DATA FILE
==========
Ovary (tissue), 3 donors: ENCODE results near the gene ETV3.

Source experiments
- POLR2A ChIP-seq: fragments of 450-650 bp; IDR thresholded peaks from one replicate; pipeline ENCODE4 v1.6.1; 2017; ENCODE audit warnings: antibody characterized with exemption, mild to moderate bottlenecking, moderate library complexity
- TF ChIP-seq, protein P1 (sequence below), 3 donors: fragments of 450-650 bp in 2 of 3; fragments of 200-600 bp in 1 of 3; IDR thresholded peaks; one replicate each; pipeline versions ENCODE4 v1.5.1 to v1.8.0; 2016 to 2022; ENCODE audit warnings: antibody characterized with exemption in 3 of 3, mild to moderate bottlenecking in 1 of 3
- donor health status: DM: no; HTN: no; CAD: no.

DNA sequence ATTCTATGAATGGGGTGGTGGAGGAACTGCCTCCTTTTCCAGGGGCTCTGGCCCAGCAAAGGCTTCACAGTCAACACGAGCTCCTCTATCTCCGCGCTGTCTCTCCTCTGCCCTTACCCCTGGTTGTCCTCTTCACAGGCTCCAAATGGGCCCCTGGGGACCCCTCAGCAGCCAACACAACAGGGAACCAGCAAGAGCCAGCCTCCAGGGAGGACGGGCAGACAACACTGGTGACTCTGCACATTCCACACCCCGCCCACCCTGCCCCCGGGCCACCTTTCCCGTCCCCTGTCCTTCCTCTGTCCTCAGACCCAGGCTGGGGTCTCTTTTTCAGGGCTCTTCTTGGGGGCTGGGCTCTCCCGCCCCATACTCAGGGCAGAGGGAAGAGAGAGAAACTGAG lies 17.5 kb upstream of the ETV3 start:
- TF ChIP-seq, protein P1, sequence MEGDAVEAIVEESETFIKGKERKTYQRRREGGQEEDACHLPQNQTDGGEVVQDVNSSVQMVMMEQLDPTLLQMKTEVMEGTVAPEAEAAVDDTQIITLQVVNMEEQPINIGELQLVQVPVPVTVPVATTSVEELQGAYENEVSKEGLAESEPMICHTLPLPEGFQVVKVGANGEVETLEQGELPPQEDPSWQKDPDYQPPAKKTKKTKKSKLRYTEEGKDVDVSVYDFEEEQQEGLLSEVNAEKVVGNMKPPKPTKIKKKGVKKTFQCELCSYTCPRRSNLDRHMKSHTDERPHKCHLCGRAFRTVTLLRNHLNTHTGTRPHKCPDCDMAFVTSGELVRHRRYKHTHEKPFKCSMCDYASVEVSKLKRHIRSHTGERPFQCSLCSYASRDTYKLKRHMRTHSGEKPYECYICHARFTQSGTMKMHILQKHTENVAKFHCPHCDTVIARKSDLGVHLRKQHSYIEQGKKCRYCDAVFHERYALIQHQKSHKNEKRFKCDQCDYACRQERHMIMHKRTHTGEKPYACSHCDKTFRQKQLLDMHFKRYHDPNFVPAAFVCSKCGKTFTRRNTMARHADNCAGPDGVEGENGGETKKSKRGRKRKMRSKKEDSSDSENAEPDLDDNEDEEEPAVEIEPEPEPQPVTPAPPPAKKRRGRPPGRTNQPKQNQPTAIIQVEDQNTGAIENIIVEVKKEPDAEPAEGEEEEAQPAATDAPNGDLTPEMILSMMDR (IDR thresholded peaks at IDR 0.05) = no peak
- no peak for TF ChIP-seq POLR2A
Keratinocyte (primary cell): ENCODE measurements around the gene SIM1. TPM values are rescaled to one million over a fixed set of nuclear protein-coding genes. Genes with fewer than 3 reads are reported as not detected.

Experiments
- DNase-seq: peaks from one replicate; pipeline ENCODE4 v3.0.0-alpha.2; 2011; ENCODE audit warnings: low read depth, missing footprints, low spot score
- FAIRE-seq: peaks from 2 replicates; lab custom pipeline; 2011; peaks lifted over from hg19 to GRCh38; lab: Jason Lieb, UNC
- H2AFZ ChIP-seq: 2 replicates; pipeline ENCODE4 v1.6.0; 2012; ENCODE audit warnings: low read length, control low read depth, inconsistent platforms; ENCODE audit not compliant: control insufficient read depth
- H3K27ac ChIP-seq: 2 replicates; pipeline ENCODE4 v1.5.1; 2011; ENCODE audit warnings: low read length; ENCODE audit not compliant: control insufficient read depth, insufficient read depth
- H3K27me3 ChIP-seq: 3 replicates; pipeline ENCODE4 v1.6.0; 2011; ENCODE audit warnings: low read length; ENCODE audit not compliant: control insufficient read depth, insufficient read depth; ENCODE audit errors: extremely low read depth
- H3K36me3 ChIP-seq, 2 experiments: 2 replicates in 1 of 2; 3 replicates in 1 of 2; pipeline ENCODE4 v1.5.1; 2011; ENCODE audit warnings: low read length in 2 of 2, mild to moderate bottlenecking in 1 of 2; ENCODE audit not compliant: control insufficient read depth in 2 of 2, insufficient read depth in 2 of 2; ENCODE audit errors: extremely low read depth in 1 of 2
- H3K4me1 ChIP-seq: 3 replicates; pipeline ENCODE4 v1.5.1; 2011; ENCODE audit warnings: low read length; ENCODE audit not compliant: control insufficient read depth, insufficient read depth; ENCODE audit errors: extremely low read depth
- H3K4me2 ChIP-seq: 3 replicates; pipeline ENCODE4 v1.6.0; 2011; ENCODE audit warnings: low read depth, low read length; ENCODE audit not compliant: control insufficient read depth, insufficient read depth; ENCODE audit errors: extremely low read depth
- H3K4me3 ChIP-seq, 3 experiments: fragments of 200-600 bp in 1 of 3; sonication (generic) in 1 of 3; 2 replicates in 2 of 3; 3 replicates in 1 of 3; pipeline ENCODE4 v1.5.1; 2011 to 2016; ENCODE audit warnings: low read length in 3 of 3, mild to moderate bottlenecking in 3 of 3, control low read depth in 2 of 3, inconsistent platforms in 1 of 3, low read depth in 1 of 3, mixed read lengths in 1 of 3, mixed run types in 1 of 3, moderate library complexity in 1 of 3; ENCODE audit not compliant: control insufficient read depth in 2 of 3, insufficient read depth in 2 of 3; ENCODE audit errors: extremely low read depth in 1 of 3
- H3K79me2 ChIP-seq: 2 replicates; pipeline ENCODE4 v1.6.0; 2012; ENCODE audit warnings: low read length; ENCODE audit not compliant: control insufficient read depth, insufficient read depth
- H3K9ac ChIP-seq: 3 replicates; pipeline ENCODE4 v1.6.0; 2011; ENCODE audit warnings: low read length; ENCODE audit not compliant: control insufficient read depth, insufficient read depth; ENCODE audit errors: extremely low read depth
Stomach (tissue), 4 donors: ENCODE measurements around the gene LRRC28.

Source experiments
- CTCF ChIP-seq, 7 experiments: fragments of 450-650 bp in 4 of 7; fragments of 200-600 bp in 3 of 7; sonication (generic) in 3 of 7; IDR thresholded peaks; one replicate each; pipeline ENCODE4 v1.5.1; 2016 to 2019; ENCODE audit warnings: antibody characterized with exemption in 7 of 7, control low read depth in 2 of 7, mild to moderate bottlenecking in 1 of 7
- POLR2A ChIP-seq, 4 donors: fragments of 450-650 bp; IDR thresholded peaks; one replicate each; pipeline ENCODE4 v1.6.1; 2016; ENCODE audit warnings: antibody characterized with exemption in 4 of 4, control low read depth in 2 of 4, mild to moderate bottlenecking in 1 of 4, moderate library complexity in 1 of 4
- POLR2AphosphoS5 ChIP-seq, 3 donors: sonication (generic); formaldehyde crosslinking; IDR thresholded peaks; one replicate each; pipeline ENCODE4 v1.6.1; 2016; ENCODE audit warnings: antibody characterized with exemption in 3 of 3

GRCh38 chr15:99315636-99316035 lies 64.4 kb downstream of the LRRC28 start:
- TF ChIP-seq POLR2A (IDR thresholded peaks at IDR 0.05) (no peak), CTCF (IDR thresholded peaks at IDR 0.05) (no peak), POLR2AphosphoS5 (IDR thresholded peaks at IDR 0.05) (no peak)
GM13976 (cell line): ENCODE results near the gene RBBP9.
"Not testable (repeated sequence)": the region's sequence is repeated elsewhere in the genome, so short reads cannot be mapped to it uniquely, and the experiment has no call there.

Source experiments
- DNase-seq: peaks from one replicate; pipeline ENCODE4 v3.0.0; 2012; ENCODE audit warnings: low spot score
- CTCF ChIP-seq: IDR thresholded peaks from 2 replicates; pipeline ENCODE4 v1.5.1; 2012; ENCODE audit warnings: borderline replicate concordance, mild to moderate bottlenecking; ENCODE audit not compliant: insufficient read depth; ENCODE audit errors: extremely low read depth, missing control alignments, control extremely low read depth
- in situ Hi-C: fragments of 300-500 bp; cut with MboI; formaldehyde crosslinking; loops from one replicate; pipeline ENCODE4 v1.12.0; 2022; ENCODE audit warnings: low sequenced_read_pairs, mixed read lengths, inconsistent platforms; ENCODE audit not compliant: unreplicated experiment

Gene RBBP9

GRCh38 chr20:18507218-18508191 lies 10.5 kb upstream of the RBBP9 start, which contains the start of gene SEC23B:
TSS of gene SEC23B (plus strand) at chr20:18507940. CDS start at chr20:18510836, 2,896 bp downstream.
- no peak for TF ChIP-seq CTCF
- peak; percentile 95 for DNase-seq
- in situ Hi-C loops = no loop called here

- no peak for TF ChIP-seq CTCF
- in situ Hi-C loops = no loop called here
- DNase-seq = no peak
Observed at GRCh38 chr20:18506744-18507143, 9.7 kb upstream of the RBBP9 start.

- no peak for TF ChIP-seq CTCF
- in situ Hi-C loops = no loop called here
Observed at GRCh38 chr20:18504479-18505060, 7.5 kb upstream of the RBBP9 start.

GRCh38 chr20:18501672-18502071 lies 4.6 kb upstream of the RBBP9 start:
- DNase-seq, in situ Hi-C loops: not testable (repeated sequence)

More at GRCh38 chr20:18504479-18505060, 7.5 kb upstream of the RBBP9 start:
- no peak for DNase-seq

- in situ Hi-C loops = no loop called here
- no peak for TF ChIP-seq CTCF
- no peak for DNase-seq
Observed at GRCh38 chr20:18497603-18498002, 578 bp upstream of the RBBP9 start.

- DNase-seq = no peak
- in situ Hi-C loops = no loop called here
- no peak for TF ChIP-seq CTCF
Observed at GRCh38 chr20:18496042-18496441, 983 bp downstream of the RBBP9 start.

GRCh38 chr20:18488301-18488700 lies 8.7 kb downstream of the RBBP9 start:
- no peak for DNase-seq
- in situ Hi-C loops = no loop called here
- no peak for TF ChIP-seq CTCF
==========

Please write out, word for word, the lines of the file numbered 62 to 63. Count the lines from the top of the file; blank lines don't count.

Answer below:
- in situ Hi-C loops = no loop called here
- no peak for TF ChIP-seq CTCF